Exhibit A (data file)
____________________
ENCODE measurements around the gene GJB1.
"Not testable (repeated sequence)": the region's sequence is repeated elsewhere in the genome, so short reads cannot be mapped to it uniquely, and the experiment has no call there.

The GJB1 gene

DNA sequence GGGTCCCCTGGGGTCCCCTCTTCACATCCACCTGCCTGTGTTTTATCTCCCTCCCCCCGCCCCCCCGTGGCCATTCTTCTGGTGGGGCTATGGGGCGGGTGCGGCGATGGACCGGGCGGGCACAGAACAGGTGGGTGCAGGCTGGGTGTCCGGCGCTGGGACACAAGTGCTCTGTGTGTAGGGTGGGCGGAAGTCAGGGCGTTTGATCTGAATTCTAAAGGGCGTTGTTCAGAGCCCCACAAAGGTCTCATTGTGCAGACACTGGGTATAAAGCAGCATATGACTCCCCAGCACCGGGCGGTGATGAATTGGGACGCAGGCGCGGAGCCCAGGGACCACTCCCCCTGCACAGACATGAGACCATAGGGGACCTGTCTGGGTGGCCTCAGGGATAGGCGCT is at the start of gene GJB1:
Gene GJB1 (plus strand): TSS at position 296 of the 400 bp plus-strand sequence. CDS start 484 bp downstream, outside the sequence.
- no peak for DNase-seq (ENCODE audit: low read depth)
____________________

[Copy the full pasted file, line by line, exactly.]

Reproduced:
ENCODE measurements around the gene GJB1.
"Not testable (repeated sequence)": the region's sequence is repeated elsewhere in the genome, so short reads cannot be mapped to it uniquely, and the experiment has no call there.

The GJB1 gene

DNA sequence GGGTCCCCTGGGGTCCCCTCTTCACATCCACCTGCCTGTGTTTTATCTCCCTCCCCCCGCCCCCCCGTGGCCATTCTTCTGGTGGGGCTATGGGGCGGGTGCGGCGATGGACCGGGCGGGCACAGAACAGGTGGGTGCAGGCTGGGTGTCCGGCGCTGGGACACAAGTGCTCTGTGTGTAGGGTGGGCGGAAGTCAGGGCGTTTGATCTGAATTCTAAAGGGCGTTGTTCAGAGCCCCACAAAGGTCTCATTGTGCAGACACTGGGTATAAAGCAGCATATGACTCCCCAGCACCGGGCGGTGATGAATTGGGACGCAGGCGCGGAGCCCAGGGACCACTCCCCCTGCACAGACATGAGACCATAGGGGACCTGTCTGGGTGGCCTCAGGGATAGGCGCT is at the start of gene GJB1:
Gene GJB1 (plus strand): TSS at position 296 of the 400 bp plus-strand sequence. CDS start 484 bp downstream, outside the sequence.
- no peak for DNase-seq (ENCODE audit: low read depth)